Brexit: The Real Threat to the UK that No One is Talking About
Over the last 25 years UK businesses have become increasingly reliant on talent from Europe to support and deliver their international strategy and enable them to trade on a global platform. The shift towards employing Europeans for key roles over their British counterparts has not only centred around talent but also the all-important language skills that Europeans bring and that the British lack. Across the European Union, just over half of all students study two or more foreign languages, and in Finland, France, Romania and Slovakia the proportion studying two or more languages is 99%. In Britain, by contrast, the figure is a humiliating and disappointing 5%.
Growth and survival of businesses is focussed intently on internationalisation and global reach. Having the language skills to communicate effectively with potential international clients and partners is integral to global trading success. For many companies it is far more cost effective for a company to hire European talent with the requisite language skills already in place, than employ a British person and train them up to the required level of language proficiency.
Brexodus: The Language Skills Vacuum
Britain is experiencing an exodus of Europeans in the lead up to Brexit, with the net annual migration of EU nationals having fallen by 75,000 in the past year to its lowest level for five years. After Britain leaves the EU the numbers leaving will continue to rise and the numbers coming in will continue to fall. This not only impacts businesses that rely on foreign skilled workers who sell and negotiate in key markets in their native tongue, but also impacts industries across the country which rely on non-skilled European workers to function and maintain their day to day operations. Where will Britain be without these workers, and with no one to replace them? How can Britain grow and thrive if it is unable to communicate with the customers it wants to sell to?
But Everyone Speaks English, Don’t They?
To compound this issue further there is an unnerving belief among many British people that everything will be fine, because “everyone speaks English anyway”. It may be true that English is the world’s dominant language however, this may not always be the case going forward.
The French president, Emmanuel Macron, has made known his desire to replace English as the default language in EU institutions with his own language, French. With the 24 official languages of the EU producing 552 translating combinations this may be more difficult than Macron would like to admit, however, Brexit still means that English will be downgraded among the membership bloc.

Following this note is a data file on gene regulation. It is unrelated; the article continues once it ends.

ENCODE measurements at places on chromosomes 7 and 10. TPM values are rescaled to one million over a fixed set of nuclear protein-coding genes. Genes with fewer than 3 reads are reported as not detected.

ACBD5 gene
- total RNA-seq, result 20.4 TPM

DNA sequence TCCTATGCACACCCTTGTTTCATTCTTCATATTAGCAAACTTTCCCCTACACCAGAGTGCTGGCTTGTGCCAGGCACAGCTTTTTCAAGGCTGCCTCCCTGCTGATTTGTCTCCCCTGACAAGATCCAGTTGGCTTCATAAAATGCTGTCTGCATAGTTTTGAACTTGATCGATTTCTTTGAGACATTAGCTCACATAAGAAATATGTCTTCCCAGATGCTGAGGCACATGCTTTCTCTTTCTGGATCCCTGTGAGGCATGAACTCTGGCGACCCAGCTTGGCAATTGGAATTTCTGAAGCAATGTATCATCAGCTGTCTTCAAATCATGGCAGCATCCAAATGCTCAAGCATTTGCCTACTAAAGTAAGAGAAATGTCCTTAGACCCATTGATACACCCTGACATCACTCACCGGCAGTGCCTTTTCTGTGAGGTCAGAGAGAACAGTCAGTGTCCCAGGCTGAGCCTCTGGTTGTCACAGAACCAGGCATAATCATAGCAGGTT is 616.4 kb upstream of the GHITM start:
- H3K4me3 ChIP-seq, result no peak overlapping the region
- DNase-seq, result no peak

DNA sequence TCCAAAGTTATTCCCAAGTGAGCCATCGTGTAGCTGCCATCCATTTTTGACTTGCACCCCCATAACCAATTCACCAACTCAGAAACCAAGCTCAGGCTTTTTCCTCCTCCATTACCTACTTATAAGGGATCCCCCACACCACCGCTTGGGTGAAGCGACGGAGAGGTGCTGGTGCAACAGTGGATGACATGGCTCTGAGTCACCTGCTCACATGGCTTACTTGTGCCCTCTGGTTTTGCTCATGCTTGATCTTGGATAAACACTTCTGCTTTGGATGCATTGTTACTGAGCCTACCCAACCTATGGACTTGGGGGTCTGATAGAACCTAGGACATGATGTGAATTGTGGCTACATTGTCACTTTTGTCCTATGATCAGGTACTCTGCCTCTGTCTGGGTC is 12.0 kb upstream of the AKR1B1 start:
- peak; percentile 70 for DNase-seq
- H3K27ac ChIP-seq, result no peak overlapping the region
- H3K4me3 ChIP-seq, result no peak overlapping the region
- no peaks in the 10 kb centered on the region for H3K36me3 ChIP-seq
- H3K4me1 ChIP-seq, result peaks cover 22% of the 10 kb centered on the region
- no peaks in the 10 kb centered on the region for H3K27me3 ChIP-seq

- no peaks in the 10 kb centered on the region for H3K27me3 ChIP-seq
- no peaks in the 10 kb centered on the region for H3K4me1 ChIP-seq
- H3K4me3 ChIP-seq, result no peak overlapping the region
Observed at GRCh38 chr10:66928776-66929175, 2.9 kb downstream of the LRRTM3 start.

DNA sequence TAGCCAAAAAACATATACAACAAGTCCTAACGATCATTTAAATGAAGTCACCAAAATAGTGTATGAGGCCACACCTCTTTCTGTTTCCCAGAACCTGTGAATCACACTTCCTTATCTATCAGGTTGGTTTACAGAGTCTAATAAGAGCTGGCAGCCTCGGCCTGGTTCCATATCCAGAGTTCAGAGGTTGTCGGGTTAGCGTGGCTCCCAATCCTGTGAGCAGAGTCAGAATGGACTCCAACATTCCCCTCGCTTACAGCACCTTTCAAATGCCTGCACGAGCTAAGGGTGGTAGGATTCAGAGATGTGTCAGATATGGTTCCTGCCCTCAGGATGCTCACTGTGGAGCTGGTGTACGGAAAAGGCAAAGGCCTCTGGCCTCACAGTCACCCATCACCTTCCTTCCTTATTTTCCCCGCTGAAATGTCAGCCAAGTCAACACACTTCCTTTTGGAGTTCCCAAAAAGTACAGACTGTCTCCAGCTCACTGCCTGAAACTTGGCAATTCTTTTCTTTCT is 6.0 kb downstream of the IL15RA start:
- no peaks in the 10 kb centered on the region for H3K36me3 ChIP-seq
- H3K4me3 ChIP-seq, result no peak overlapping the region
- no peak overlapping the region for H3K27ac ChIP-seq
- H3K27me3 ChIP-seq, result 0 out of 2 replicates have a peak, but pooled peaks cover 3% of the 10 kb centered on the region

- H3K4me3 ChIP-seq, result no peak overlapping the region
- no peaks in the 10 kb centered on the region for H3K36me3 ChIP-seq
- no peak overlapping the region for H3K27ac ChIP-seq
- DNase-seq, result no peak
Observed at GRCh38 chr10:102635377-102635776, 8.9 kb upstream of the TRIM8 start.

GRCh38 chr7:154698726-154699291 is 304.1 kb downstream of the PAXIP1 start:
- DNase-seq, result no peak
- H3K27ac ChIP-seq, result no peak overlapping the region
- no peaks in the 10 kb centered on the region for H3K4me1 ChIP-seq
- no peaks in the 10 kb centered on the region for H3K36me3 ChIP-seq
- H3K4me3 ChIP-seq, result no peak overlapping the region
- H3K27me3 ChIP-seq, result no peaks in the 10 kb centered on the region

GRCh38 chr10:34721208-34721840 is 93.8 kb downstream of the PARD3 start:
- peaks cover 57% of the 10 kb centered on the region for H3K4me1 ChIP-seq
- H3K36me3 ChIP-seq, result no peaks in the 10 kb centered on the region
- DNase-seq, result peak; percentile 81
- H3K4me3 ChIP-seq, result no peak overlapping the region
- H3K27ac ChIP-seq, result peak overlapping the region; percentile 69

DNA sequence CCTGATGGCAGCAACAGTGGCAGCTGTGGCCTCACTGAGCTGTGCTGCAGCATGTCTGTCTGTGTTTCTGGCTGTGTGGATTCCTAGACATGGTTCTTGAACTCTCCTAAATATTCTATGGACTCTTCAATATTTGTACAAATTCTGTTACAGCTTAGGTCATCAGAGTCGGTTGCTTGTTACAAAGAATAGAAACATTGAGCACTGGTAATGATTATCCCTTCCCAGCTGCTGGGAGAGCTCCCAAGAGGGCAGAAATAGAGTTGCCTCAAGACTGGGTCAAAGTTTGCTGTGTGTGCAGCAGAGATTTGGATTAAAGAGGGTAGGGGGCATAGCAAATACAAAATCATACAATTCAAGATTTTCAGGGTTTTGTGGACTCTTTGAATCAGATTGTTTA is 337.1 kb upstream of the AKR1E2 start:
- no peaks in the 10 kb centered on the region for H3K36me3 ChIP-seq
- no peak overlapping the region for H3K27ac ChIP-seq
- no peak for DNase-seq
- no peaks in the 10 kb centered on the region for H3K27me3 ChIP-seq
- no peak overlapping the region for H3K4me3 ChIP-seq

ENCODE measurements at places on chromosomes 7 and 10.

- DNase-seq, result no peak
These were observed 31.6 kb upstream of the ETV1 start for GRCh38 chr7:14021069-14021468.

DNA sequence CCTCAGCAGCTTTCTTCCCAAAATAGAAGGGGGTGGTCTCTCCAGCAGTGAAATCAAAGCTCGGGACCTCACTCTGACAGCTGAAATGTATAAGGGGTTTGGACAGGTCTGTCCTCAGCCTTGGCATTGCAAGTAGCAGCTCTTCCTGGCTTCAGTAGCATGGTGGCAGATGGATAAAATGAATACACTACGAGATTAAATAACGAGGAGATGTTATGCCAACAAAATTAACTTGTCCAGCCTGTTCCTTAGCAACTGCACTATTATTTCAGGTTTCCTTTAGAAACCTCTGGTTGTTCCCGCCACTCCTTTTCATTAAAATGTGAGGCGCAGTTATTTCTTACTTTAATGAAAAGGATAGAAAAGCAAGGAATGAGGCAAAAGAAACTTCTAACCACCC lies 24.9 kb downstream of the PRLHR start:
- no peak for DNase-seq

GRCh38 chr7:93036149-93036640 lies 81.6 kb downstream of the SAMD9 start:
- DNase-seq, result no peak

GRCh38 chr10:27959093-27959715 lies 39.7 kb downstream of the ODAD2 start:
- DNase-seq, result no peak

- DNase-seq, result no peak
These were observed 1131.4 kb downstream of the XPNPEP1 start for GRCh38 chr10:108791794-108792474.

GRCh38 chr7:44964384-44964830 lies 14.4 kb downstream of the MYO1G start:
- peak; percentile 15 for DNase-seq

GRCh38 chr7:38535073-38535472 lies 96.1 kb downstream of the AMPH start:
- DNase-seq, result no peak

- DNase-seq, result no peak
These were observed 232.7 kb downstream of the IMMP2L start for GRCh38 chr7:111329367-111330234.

Currently English is the official language of 12.8% of the EU population, but once the UK leaves the EU this will be reduced to just 1.2% (Ireland and Malta). French is likely to take a more prominent role as a lingua-franca and both Mandarin and Spanish, as the number one and number two languages in terms of number of speakers, are also likely to increase their dominance as English goes into decline.
The Most Important “Add-On” of Our Times
Even though only 39% of British people believe they can hold a conversation in a language other than English and modern language departments in universities across the country are shutting their doors, there may be a small turn in the tide of the seeming dearth of multilingual British natives.
At Cactus Language we have seen a 20 – 30% year on year increase in the number of adults learning a second language in the UK since the Brexit results. One explanation for the decrease in languages being studied by school children and university students but a notable increase in the number of adults studying languages is the following: young people no longer view languages as a subject in which they need or want a degree or qualification.
By contrast other subjects such as maths, marketing, business, and technology are perceived to be far more useful, as a degree or qualification, when trying to land their first job. A piece of paper is not necessary to prove you can speak a language – you simply speak it. Moreover, languages are an ‘additional skill’ rather than a core or key skill. When you combine these factors it seems perfectly logical to avoid languages as a degree subject and take it as an additional subject either alongside your studies or later alongside employment.
Language Training for European Business
Are you looking to develop your language skills or of your team members? Are you looking to determine the number of hours needed to reach proficiency? Cactus Guide to International Success – Levels and Progress Made Simple gives you the information you need to ensure your language training objectives are met. Download our free Guide to International Success.
Cactus Language Training Services
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